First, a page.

"I am alive today because of the Peer-Run Warm Line. I called every day for three and a half years because of excruciating grief after my husband of twenty-four years died suddenly in my arms. I lost my home, and one night afterwards, I was violently raped. I would not have made it through those challenges without the well-trained counselors at the Warm Line. They constantly reminded me that I could make it through this. They knew me by name and became my family. I survived because they knew how to deal with trauma and crisis. All these experiences were life-shattering but because of the Warm Line, I not only survived, I grew and thrived."
That's Heather. She's a frequent caller at the Warm Line run by the Mental Health Association of San Francisco — or she was, until its funding was drastically reduced. She and thousands of others like her are in trouble if we don't do something now. There is an urgent mental health crisis underway in California, and we need the services of nonprofits like the Warm Line now more than ever.
Sign the petition to urge California lawmakers to protect the Warm Line! And if you'd like to help by donating, too, click here.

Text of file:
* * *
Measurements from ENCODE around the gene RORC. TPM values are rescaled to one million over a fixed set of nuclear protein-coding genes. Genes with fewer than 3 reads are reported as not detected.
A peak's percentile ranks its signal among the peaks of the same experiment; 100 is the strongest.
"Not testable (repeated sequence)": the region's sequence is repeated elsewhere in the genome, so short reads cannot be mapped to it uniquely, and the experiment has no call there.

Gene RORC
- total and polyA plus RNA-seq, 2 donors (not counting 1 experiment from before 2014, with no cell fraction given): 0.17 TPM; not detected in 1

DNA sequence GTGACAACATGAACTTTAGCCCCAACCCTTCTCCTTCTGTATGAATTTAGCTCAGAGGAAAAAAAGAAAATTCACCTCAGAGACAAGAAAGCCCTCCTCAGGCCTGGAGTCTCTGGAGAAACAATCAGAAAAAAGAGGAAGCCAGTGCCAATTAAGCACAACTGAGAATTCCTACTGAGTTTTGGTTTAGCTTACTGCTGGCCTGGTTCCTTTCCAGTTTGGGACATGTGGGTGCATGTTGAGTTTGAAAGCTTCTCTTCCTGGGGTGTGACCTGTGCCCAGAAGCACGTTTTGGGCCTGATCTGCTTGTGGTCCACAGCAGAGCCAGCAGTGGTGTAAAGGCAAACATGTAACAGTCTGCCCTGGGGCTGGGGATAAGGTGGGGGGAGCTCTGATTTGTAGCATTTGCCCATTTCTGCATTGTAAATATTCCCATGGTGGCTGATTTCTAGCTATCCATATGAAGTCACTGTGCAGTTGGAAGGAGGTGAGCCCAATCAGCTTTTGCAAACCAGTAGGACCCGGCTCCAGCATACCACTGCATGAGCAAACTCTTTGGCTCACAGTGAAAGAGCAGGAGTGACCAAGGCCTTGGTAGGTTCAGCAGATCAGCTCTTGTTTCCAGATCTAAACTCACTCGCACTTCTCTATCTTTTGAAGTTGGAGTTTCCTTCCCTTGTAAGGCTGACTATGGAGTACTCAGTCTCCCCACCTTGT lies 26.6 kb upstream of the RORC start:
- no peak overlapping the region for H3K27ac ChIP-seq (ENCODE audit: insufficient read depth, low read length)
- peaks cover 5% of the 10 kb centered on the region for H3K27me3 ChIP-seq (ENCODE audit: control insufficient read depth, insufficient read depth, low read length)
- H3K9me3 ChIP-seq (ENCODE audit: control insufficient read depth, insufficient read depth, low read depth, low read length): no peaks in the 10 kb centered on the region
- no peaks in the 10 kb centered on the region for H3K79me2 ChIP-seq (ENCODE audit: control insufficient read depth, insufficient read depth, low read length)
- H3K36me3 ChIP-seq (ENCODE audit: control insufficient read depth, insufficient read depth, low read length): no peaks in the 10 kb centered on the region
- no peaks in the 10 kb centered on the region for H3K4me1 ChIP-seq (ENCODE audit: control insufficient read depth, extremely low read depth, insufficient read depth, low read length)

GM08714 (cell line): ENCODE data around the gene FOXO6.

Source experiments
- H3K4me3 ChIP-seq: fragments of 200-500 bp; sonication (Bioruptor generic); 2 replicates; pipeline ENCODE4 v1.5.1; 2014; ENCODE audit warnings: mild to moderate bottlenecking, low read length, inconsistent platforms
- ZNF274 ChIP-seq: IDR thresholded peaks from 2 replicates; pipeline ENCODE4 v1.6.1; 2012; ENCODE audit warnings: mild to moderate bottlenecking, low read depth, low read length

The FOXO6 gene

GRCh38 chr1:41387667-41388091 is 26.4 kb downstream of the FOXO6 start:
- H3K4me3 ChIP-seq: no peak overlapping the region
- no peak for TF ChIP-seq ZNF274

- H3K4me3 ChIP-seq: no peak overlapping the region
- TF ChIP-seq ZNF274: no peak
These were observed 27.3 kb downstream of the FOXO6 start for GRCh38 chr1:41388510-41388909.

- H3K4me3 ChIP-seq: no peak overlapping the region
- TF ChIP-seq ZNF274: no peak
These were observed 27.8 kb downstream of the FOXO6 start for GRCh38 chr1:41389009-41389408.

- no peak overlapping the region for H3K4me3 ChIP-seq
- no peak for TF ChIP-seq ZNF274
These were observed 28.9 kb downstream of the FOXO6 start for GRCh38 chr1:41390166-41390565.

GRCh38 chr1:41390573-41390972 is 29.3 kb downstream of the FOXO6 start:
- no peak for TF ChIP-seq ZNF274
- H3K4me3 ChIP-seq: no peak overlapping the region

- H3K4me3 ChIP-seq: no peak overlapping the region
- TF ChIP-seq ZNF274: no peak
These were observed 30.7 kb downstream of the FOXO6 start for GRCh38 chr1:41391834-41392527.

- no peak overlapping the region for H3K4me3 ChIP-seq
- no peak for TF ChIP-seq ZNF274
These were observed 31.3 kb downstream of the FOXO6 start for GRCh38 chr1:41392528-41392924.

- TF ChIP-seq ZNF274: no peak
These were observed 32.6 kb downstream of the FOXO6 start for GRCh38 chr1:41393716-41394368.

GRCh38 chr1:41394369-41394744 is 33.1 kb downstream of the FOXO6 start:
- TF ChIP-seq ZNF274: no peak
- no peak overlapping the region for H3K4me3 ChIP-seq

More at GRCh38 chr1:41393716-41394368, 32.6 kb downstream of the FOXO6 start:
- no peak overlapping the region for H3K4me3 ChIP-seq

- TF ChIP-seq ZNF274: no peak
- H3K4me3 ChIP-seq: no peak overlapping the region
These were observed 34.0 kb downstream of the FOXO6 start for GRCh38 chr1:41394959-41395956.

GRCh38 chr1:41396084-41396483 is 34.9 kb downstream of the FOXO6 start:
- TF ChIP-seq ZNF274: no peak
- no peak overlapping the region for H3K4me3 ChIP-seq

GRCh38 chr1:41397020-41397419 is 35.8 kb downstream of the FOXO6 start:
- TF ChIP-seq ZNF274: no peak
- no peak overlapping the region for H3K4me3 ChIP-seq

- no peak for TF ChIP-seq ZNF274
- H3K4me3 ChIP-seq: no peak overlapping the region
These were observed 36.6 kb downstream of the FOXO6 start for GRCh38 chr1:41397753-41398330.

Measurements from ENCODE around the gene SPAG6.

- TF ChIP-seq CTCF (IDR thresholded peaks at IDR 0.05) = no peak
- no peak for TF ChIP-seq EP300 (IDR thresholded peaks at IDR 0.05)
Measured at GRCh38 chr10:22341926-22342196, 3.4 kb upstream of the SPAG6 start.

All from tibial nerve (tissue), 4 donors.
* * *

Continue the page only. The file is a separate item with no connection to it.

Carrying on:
The Warm Line is a phone and chat service that provides emotional support to anyone who calls in, using an empathetic "peer-run" model in which counselors can relate to callers based on their own past experiences. Not exactly a "hotline," this organization aims to fill a gap in the mental health system by helping people who are struggling — and either can't afford a therapist, or don't know where else to turn — before they reach a crisis point.
The Warm Line was established in 2014 by the San Francisco Health Department, and quickly became a staple in the community. More than 30,000 people call into the Line each year, and demand for their services is growing. Yet instead of expanding this crucial mental health operation — as the nonprofit had hoped — the opposite has happened.
In June 2018, funding for the Warm Line shrank dramatically. When that happened, counselors were laid off, phone lines were shut down during weekends and nights, and countless people who relied on this service were left in limbo. Even worse: while the Warm Line was once open to everyone in the state of California — some 40 million people — now, it is only able to take calls from people in the nine Bay Area counties, meaning 32 million people in the state no longer have access to this vital emotional support service. And if the Warm Line doesn't get more funding soon, even more cuts could follow.
Timing is crucial. This month, lawmakers in California will decide whether or not to consider funding for the Warm Line as an item in the state's budget. If we can show them how much people need and want these essential mental health services, we have a real chance to save the Warm Line and support Californians!
We only have a few weeks to remind the state how important this is. Sign now to demand that the state of California properly fund the Warm Line, and take mental health seriously!